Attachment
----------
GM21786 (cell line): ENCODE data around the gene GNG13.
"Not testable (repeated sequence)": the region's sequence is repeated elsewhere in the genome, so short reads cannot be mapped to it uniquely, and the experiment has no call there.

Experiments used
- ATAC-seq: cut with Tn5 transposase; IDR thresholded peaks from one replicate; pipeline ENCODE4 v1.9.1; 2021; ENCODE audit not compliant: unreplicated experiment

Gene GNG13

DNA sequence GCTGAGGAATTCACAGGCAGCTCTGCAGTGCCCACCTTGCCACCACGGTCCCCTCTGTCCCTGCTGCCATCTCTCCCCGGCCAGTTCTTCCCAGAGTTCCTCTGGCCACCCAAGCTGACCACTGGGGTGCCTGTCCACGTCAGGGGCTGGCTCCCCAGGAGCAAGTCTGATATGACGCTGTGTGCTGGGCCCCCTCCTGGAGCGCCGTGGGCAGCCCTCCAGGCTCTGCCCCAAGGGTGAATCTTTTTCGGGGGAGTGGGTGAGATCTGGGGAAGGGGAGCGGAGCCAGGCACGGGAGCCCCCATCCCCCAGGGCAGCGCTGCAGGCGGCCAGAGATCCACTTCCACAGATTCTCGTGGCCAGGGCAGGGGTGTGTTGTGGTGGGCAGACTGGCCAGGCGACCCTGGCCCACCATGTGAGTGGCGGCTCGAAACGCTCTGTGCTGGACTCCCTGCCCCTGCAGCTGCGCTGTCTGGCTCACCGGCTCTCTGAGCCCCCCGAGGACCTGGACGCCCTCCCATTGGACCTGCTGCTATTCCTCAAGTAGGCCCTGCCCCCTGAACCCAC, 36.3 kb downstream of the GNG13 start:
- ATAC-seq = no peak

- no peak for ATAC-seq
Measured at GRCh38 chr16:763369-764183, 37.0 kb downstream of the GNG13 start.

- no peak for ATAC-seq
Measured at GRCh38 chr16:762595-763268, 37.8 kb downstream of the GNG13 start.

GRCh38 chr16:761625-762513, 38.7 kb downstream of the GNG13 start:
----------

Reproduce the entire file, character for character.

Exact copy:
GM21786 (cell line): ENCODE data around the gene GNG13.
"Not testable (repeated sequence)": the region's sequence is repeated elsewhere in the genome, so short reads cannot be mapped to it uniquely, and the experiment has no call there.

Experiments used
- ATAC-seq: cut with Tn5 transposase; IDR thresholded peaks from one replicate; pipeline ENCODE4 v1.9.1; 2021; ENCODE audit not compliant: unreplicated experiment

Gene GNG13

DNA sequence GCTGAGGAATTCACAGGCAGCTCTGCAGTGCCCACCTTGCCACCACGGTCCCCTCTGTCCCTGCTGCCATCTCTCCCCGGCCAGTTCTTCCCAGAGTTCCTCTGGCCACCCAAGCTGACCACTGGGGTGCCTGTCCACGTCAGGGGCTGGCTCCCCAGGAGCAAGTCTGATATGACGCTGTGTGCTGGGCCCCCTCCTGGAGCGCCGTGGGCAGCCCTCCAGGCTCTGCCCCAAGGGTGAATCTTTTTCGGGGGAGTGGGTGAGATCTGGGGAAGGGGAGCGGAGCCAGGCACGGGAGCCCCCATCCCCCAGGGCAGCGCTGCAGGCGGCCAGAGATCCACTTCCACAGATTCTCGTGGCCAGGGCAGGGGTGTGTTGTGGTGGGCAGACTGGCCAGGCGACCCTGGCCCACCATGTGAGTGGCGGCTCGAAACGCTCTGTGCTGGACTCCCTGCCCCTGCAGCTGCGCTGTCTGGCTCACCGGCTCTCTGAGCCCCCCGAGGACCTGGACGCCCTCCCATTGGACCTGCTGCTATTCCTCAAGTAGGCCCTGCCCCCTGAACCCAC, 36.3 kb downstream of the GNG13 start:
- ATAC-seq = no peak

- no peak for ATAC-seq
Measured at GRCh38 chr16:763369-764183, 37.0 kb downstream of the GNG13 start.

- no peak for ATAC-seq
Measured at GRCh38 chr16:762595-763268, 37.8 kb downstream of the GNG13 start.

GRCh38 chr16:761625-762513, 38.7 kb downstream of the GNG13 start: